Native Hawaiians have long expressed frustration with the plant since it came online in 1989; they say it is built on sacred land. Goddess of fire, Pele, is believed to live on Kilauea volcano, and the plant itself is thought to desecrate her name.

Other residents have voiced concerns over health and safety.

Scientists, however, say the conditions on Kilauea make it a good site for harnessing the earth for renewable energy.

“There’s heat beneath the ground if you dig deep enough everywhere,” said Laura Wisland, a senior analyst at the Union of Concerned Scientists. But in some places in the U.S. “it’s just hotter, and you can access the geothermal energy more easily.”

Geothermal energy is also considered a clean resource as it doesn’t generate greenhouse gas emissions, said Bridget Ayling, the director of Nevada’s Great Basin Center for Geothermal Energy.

Ormat said in a May 15 statement that there was a low risk of surface lava making its way to the facility. The company also said there was no damage to the facilities above-ground and that it was continuing to assess the impact. The plant is expected to begin operating “as soon as it is safe to do so,” according to the statement.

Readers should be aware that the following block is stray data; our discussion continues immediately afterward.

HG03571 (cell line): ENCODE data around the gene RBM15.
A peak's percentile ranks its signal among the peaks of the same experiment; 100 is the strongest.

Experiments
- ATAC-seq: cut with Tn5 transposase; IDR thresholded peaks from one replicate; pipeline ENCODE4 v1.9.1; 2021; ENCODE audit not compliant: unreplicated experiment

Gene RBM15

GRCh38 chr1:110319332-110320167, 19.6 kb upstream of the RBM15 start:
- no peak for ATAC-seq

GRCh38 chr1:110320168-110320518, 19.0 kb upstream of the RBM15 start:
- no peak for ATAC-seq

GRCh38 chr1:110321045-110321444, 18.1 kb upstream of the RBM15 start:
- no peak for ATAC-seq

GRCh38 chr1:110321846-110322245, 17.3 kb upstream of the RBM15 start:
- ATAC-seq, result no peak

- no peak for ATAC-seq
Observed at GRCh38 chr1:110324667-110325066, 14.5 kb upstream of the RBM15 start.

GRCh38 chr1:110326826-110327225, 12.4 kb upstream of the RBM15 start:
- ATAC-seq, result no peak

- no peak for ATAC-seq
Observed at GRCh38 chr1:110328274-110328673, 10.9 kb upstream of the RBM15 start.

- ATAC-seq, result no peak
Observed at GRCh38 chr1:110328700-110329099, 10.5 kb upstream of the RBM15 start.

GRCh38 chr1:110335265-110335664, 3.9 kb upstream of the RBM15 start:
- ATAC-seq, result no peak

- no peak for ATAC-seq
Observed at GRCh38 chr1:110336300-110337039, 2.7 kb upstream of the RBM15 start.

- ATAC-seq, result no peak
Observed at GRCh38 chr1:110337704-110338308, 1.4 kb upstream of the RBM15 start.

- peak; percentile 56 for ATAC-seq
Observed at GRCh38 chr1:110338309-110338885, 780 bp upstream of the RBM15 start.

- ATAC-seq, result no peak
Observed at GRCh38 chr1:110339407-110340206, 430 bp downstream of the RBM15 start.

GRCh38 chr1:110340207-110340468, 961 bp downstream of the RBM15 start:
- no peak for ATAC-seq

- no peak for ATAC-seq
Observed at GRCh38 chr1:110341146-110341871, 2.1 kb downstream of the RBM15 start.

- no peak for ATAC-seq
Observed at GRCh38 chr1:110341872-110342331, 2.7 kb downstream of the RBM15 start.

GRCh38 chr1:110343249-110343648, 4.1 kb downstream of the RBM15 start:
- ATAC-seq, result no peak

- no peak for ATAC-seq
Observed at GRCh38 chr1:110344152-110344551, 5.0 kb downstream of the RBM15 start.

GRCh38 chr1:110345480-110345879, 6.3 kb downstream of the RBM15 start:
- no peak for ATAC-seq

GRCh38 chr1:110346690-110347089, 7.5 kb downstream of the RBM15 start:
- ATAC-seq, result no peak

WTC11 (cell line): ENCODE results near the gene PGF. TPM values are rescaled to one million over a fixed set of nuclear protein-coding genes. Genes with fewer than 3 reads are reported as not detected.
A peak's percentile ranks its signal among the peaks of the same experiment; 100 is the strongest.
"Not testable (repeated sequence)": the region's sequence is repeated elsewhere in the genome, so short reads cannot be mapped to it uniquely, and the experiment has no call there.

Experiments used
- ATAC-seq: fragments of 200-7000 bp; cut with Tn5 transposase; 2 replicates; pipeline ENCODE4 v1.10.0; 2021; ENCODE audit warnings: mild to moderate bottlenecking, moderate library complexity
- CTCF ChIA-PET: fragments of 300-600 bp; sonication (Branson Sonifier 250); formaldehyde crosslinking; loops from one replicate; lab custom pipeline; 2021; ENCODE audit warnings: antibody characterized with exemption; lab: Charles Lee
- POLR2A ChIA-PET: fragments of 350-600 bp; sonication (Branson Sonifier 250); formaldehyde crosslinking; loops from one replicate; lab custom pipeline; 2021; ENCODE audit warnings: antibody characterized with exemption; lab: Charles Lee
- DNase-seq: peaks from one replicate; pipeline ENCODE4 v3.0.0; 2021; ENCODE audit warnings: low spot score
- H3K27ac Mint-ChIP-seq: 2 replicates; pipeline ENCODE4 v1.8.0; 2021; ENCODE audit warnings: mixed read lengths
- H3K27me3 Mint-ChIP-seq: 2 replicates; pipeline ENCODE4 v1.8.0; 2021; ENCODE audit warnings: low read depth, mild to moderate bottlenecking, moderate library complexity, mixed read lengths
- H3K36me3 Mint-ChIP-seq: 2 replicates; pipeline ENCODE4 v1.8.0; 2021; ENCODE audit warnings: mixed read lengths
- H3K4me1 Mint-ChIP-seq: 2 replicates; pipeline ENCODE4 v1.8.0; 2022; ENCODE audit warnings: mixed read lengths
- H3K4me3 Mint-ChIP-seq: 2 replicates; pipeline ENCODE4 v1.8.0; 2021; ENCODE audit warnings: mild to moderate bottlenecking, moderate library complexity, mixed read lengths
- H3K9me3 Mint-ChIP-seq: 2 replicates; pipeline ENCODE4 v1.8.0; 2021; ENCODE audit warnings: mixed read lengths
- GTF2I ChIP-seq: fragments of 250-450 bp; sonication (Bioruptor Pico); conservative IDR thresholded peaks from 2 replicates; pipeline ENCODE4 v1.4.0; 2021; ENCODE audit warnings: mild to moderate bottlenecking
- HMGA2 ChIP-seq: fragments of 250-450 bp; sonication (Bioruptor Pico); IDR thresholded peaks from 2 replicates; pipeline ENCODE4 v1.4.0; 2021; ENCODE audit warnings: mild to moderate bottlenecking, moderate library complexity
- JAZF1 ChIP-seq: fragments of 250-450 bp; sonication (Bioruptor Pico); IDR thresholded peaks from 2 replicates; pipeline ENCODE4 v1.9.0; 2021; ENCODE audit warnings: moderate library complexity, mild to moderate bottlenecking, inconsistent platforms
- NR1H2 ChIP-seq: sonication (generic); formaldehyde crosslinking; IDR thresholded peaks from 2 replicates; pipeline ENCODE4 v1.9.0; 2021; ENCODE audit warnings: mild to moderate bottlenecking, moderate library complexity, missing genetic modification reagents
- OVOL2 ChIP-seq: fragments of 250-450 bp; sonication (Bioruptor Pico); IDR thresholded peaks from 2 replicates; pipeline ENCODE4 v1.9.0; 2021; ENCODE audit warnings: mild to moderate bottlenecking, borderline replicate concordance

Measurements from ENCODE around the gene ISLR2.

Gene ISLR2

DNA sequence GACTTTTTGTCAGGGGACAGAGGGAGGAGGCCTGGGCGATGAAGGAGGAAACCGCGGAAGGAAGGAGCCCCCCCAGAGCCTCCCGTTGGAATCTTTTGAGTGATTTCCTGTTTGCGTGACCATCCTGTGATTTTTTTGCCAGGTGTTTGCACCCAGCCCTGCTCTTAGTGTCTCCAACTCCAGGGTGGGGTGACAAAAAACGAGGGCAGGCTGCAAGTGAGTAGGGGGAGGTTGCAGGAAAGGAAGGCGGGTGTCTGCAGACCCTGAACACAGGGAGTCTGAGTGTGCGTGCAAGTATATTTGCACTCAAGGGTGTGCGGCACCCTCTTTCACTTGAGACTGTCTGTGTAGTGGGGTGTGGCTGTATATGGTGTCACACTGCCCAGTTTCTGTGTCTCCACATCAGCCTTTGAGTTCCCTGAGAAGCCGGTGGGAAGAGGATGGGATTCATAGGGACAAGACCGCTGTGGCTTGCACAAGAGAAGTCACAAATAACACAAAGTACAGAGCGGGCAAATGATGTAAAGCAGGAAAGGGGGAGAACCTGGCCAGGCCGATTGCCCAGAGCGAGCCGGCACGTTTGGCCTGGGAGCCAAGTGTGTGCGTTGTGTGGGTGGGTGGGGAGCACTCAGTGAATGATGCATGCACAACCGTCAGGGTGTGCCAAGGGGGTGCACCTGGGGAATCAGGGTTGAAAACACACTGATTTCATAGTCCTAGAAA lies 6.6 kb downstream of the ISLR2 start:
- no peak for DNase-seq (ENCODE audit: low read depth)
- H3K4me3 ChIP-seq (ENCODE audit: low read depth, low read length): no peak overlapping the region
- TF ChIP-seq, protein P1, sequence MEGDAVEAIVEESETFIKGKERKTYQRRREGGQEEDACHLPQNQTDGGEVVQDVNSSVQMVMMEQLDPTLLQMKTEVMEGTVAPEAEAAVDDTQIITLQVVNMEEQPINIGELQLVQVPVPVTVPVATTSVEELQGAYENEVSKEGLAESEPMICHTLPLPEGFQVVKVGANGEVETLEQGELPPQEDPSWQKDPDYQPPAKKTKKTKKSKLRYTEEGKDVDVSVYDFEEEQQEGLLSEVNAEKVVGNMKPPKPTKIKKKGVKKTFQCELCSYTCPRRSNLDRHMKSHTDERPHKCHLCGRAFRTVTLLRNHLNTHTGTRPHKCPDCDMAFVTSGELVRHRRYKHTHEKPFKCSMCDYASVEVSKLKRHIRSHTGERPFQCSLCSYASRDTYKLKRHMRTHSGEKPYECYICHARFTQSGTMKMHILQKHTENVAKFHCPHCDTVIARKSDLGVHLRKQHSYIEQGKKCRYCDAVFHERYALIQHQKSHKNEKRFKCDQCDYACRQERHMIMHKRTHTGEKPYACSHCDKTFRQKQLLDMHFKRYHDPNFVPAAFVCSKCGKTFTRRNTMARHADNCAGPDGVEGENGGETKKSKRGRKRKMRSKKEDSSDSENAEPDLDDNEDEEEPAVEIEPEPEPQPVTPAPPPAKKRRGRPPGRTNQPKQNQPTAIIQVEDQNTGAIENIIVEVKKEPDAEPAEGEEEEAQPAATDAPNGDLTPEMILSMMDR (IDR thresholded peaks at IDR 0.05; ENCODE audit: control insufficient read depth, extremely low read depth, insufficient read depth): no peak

Puna Geothermal represents about 4.5 per cent of Ormat’s worldwide generating capacity. Last year, the Hawaii plant generated about $11 million of net income for the company. Ormat is traded on the New York Stock Exchange, and shares have fallen nearly 10 per cent since Kilauea began erupting.

Kaleikini said the gases that could potentially leak from the Puna plant are no different from those coming from active fissures.

The U.S. Geological Survey said sulfur dioxide emissions from the volcano have more than doubled since the current eruption began. Kilauea’s summit is now belching 15,000 tons (13,607 metric tons) of the gas each day up from 6,000 tons (5443 metric tons) daily prior to the May 3 eruption.

Scientists say lava from Kilauea is causing explosions as it enters the ocean, which can look like fireworks. When lava hits the sea and cools, it breaks apart and sends fragments flying into the air, which could land on boats in the water, said U.S. Geological Survey scientist Wendy Stovall.

Underscoring the eruption’s dangers, a Hawaii man was hit by a flying piece of lava over the weekend said the molten rock nearly sheared his leg in half.